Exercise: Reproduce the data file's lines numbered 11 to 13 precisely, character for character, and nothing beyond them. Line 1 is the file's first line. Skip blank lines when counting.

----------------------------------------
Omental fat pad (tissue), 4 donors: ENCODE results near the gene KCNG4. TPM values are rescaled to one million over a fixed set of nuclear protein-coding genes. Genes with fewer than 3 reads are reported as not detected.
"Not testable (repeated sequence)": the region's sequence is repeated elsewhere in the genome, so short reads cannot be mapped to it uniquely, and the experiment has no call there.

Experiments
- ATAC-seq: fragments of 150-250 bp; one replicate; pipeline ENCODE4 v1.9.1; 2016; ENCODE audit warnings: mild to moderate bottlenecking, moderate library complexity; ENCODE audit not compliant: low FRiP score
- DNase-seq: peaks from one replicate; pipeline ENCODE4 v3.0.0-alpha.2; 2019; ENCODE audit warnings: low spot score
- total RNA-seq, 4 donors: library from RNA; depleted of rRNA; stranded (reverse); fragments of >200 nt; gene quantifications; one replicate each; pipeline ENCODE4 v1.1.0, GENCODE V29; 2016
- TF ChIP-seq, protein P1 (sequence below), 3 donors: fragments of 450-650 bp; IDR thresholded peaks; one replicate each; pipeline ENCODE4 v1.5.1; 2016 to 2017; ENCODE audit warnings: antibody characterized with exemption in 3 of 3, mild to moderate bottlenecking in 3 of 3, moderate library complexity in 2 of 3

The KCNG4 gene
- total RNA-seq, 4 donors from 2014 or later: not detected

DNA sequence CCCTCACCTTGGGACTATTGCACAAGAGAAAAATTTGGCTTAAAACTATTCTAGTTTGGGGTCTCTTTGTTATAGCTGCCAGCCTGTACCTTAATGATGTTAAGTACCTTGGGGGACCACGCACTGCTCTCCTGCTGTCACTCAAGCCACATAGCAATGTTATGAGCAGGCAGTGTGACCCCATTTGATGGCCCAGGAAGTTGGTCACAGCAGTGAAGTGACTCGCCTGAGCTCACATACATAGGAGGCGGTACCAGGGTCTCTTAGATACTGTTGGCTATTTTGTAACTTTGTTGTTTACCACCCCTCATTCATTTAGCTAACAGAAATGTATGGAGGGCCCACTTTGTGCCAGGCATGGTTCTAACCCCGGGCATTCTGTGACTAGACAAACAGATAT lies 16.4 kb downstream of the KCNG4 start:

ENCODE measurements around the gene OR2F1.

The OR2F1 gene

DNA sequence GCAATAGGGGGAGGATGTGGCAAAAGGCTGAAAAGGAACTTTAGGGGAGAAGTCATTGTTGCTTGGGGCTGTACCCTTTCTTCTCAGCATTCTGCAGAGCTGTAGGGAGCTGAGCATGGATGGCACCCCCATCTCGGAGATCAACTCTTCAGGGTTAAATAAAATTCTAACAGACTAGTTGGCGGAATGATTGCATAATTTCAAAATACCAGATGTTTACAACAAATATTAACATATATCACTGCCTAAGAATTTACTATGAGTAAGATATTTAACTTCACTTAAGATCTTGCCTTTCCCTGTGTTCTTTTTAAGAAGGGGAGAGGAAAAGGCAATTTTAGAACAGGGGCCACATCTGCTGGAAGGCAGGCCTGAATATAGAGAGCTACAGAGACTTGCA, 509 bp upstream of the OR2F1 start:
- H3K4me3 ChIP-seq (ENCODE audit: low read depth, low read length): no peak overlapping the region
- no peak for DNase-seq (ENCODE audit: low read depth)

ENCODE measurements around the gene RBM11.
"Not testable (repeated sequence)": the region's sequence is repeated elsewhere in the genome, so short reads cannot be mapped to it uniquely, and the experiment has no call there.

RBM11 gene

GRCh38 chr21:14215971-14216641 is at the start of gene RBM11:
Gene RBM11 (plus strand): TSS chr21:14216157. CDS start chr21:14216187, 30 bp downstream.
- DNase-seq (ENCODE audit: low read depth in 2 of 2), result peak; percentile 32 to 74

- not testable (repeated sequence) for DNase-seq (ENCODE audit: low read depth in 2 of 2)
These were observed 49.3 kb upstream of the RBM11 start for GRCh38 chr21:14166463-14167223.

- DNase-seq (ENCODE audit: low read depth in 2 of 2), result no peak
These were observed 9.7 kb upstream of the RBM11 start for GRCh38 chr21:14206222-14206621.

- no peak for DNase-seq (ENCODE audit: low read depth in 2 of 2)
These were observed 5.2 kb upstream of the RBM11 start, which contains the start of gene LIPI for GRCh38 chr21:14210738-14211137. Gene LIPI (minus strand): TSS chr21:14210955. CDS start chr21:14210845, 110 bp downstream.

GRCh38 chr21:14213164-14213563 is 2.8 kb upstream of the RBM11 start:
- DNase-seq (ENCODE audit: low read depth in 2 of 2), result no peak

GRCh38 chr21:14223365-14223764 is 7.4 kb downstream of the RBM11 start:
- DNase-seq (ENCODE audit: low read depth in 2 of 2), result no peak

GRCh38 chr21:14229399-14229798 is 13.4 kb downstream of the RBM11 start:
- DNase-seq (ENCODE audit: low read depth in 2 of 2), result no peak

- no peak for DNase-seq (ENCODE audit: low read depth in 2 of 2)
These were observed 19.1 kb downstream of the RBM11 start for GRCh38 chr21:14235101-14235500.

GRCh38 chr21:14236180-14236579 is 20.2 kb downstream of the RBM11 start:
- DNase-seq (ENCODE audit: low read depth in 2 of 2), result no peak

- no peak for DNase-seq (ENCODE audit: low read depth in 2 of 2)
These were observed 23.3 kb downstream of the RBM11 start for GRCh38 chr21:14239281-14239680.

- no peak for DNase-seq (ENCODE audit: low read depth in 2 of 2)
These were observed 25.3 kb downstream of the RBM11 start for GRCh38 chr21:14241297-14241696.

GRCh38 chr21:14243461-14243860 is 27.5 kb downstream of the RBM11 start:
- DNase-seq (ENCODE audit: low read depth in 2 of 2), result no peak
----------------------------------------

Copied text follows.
ENCODE measurements around the gene OR2F1.

The OR2F1 gene

DNA sequence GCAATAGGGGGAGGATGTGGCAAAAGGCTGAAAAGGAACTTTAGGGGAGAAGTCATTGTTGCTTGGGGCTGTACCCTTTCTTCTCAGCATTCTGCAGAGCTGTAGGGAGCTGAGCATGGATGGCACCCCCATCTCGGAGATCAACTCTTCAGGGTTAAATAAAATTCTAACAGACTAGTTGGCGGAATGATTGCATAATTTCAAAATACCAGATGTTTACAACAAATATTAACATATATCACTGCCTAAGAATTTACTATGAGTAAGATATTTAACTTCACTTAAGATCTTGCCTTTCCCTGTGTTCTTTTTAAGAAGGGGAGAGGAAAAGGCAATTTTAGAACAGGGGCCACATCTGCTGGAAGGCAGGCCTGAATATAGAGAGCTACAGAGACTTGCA, 509 bp upstream of the OR2F1 start: